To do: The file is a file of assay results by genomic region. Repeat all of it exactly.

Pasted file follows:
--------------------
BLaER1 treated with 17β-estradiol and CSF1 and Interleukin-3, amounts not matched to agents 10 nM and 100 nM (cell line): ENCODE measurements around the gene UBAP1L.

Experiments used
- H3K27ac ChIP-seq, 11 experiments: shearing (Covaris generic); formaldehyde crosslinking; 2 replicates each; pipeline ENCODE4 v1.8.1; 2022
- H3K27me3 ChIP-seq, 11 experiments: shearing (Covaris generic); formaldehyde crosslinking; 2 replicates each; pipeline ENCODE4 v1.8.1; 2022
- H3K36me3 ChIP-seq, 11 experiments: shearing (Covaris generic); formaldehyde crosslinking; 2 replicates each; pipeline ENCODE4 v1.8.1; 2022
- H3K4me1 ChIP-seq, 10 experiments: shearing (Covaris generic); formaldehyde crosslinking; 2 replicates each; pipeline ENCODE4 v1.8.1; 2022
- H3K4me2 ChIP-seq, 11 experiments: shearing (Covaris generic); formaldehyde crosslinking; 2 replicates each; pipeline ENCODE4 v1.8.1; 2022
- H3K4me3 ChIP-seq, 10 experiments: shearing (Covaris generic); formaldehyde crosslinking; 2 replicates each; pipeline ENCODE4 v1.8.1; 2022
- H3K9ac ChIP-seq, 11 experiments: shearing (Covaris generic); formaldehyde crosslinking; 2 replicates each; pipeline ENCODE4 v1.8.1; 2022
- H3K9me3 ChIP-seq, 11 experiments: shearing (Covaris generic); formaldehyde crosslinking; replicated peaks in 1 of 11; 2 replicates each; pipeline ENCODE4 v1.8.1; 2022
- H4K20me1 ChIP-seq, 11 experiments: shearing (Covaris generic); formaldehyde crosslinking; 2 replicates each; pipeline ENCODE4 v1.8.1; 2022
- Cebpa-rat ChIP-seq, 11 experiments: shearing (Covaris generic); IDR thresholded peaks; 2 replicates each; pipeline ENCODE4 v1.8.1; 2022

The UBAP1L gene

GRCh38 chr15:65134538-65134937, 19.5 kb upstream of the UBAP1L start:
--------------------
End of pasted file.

BLaER1 treated with 17β-estradiol and CSF1 and Interleukin-3, amounts not matched to agents 10 nM and 100 nM (cell line): ENCODE measurements around the gene UBAP1L.

Experiments used
- H3K27ac ChIP-seq, 11 experiments: shearing (Covaris generic); formaldehyde crosslinking; 2 replicates each; pipeline ENCODE4 v1.8.1; 2022
- H3K27me3 ChIP-seq, 11 experiments: shearing (Covaris generic); formaldehyde crosslinking; 2 replicates each; pipeline ENCODE4 v1.8.1; 2022
- H3K36me3 ChIP-seq, 11 experiments: shearing (Covaris generic); formaldehyde crosslinking; 2 replicates each; pipeline ENCODE4 v1.8.1; 2022
- H3K4me1 ChIP-seq, 10 experiments: shearing (Covaris generic); formaldehyde crosslinking; 2 replicates each; pipeline ENCODE4 v1.8.1; 2022
- H3K4me2 ChIP-seq, 11 experiments: shearing (Covaris generic); formaldehyde crosslinking; 2 replicates each; pipeline ENCODE4 v1.8.1; 2022
- H3K4me3 ChIP-seq, 10 experiments: shearing (Covaris generic); formaldehyde crosslinking; 2 replicates each; pipeline ENCODE4 v1.8.1; 2022
- H3K9ac ChIP-seq, 11 experiments: shearing (Covaris generic); formaldehyde crosslinking; 2 replicates each; pipeline ENCODE4 v1.8.1; 2022
- H3K9me3 ChIP-seq, 11 experiments: shearing (Covaris generic); formaldehyde crosslinking; replicated peaks in 1 of 11; 2 replicates each; pipeline ENCODE4 v1.8.1; 2022
- H4K20me1 ChIP-seq, 11 experiments: shearing (Covaris generic); formaldehyde crosslinking; 2 replicates each; pipeline ENCODE4 v1.8.1; 2022
- Cebpa-rat ChIP-seq, 11 experiments: shearing (Covaris generic); IDR thresholded peaks; 2 replicates each; pipeline ENCODE4 v1.8.1; 2022

The UBAP1L gene

GRCh38 chr15:65134538-65134937, 19.5 kb upstream of the UBAP1L start: